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dc.contributor.authorAvelar, Silvania  Concept link
dc.contributor.authorvan der Voort, Tessa S.  Concept link
dc.contributor.authorEglinton, Timothy I.  Concept link
dc.date.accessioned2017-05-11T18:04:25Z
dc.date.available2017-05-11T18:04:25Z
dc.date.issued2017-05-10
dc.identifier.citationCarbon Balance and Management 12 (2017): 10en_US
dc.identifier.urihttps://hdl.handle.net/1912/8977
dc.description© The Author(s), 2017. This article is distributed under the terms of the Creative Commons Attribution License. The definitive version was published in Carbon Balance and Management 12 (2017): 10, doi:10.1186/s13021-017-0077-x.en_US
dc.description.abstractDetermining national carbon stocks is essential in the framework of ongoing climate change mitigation actions. Presently, assessment of carbon stocks in the context of greenhouse gas (GHG)-reporting on a nation-by-nation basis focuses on the terrestrial realm, i.e., carbon held in living plant biomass and soils, and on potential changes in these stocks in response to anthropogenic activities. However, while the ocean and underlying sediments store substantial quantities of carbon, this pool is presently not considered in the context of national inventories. The ongoing disturbances to both terrestrial and marine ecosystems as a consequence of food production, pollution, climate change and other factors, as well as alteration of linkages and C-exchange between continental and oceanic realms, highlight the need for a better understanding of the quantity and vulnerability of carbon stocks in both systems. We present a preliminary comparison of the stocks of organic carbon held in continental margin sediments within the Exclusive Economic Zone of maritime nations with those in their soils. Our study focuses on Namibia, where there is a wealth of marine sediment data, and draws comparisons with sediment data from two other countries with different characteristics, which are Pakistan and the United Kingdom. Results indicate that marine sediment carbon stocks in maritime nations can be similar in magnitude to those of soils. Therefore, if human activities in these areas are managed, carbon stocks in the oceanic realm—particularly over continental margins—could be considered as part of national GHG inventories. This study shows that marine sediment organic carbon stocks can be equal in size or exceed terrestrial carbon stocks of maritime nations. This provides motivation both for improved assessment of sedimentary carbon inventories and for reevaluation of the way that carbon stocks are assessed and valued. The latter carries potential implications for the management of human activities on coastal environments and for their GHG inventories.en_US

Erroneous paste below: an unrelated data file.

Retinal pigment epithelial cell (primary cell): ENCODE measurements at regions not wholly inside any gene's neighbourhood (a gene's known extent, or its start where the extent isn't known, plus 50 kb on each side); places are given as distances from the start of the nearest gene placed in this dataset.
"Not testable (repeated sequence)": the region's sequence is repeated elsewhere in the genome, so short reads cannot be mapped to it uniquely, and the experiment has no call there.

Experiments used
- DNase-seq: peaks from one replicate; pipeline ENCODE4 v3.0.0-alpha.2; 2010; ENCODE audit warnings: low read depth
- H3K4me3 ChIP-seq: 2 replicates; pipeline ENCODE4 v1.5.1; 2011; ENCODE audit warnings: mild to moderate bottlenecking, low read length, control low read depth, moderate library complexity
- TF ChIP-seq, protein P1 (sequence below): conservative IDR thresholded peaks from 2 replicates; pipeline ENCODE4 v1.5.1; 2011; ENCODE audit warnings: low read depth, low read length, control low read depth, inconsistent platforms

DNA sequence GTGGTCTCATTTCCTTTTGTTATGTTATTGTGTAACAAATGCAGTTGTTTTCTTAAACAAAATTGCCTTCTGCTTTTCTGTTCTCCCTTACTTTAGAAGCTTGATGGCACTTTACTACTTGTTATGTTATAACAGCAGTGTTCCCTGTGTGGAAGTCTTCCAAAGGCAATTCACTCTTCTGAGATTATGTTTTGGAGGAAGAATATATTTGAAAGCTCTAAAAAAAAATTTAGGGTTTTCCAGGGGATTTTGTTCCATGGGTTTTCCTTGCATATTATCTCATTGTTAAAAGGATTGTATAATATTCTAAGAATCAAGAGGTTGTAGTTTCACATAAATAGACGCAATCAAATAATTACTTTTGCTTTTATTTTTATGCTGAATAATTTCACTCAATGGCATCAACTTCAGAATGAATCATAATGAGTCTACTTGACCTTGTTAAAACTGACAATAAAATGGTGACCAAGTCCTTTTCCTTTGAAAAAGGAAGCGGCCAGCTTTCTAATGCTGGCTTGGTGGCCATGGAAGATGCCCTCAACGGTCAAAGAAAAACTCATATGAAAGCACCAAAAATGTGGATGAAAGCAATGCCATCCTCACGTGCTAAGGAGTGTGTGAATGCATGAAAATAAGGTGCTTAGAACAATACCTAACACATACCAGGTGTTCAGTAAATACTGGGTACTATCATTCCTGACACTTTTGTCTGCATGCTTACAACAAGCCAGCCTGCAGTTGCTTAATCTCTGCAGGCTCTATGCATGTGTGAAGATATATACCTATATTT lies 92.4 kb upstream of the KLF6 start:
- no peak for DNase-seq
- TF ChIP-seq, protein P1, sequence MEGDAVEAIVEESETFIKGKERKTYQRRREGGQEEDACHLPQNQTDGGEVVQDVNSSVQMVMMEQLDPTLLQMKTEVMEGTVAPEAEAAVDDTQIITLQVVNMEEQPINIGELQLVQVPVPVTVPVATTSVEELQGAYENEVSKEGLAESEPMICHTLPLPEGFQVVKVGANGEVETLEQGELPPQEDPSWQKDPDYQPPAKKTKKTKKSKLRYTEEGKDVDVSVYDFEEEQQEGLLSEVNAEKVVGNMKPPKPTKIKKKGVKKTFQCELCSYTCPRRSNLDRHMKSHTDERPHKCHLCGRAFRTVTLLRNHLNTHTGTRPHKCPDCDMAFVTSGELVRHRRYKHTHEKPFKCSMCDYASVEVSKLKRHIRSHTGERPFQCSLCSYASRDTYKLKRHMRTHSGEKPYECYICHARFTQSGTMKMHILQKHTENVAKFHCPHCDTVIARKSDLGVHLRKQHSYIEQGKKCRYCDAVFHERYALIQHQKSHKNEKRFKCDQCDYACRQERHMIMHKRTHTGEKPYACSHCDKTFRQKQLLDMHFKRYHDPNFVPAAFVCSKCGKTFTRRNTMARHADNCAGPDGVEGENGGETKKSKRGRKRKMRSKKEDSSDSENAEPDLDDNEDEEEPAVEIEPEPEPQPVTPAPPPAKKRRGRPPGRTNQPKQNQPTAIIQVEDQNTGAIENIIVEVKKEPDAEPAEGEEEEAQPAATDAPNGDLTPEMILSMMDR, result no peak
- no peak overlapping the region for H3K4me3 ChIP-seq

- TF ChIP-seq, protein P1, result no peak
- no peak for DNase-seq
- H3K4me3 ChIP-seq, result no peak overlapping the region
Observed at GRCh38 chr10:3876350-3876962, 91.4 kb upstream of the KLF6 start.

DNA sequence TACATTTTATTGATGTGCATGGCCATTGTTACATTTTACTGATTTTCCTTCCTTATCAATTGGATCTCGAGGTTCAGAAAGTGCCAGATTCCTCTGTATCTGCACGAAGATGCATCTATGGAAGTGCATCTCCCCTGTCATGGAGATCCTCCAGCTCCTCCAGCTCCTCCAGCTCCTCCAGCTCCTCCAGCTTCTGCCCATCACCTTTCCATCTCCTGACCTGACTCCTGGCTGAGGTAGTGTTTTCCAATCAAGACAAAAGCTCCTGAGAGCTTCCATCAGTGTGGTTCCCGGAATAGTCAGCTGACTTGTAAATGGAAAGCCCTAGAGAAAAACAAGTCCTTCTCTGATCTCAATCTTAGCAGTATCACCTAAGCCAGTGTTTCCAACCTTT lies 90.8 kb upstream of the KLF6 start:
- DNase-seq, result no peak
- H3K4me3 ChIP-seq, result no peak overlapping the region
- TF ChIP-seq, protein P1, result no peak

dc.description.sponsorshipWe acknowledge research support from ETH Zurich and the Swiss National Science Foundation.en_US
dc.language.isoen_USen_US
dc.publisherSpringeren_US
dc.relation.urihttps://doi.org/10.1186/s13021-017-0077-x
dc.rightsAttribution 4.0 International*
dc.rights.urihttp://creativecommons.org/licenses/by/4.0/*
dc.subjectCarbon stocksen_US
dc.subjectSedimentsen_US
dc.subjectOceansen_US
dc.subjectClimate changeen_US
dc.subjectExclusive Economic Zoneen_US
dc.subjectCarbon inventoryen_US
dc.titleRelevance of carbon stocks of marine sediments for national greenhouse gas inventories of maritime nationsen_US
dc.typeArticleen_US
dc.identifier.doi10.1186/s13021-017-0077-x


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Attribution 4.0 International
Except where otherwise noted, this item's license is described as Attribution 4.0 International